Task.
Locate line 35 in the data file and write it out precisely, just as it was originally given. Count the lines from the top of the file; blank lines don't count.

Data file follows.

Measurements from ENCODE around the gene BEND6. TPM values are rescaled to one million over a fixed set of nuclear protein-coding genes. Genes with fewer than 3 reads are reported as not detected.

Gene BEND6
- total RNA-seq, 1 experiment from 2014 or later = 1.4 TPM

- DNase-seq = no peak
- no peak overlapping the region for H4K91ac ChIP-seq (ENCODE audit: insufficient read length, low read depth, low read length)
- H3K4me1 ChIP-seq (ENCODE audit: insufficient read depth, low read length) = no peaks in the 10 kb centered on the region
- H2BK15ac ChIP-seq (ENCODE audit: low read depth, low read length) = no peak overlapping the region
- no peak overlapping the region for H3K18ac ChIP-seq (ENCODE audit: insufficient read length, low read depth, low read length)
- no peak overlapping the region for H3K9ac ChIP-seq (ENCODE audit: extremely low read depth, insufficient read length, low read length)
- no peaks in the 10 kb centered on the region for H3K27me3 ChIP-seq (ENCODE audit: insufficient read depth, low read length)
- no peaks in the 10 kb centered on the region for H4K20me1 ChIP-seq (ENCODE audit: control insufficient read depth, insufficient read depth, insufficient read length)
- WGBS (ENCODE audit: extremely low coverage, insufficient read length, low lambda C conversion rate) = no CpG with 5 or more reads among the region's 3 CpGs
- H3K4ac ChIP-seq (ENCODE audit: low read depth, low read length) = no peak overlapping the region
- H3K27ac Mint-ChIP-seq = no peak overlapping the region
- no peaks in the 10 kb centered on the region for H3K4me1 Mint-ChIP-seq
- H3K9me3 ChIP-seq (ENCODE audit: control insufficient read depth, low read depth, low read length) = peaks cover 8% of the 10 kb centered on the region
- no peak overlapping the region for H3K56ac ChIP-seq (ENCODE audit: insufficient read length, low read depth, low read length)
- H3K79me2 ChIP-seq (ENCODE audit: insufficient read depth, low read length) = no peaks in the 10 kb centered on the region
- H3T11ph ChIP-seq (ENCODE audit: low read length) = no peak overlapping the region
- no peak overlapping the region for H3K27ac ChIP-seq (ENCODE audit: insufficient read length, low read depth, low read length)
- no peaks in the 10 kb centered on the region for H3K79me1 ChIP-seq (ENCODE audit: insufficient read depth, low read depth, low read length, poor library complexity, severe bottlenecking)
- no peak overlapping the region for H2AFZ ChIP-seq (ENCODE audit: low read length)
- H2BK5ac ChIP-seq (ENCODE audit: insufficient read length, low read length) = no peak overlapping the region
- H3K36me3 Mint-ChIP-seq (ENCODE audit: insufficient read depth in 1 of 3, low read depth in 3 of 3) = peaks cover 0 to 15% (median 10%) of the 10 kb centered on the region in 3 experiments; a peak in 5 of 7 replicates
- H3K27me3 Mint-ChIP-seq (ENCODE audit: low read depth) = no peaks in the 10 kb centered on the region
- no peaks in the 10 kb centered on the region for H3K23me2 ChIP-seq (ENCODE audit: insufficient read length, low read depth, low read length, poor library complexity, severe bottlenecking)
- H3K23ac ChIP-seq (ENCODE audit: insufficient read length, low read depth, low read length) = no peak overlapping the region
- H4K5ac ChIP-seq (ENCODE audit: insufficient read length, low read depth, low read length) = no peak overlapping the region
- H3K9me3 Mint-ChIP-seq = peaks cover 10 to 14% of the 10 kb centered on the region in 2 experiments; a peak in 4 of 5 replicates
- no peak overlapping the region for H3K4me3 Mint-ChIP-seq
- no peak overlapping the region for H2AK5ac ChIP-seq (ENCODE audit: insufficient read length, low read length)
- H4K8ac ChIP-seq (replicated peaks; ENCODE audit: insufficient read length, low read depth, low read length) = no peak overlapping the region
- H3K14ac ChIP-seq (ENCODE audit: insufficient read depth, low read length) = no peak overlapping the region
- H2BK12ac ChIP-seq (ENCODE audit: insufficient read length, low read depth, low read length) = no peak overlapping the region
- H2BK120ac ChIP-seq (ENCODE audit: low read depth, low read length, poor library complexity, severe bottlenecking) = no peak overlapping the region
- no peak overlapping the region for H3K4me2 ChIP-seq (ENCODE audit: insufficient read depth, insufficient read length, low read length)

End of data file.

- H2BK120ac ChIP-seq (ENCODE audit: low read depth, low read length, poor library complexity, severe bottlenecking) = no peak overlapping the region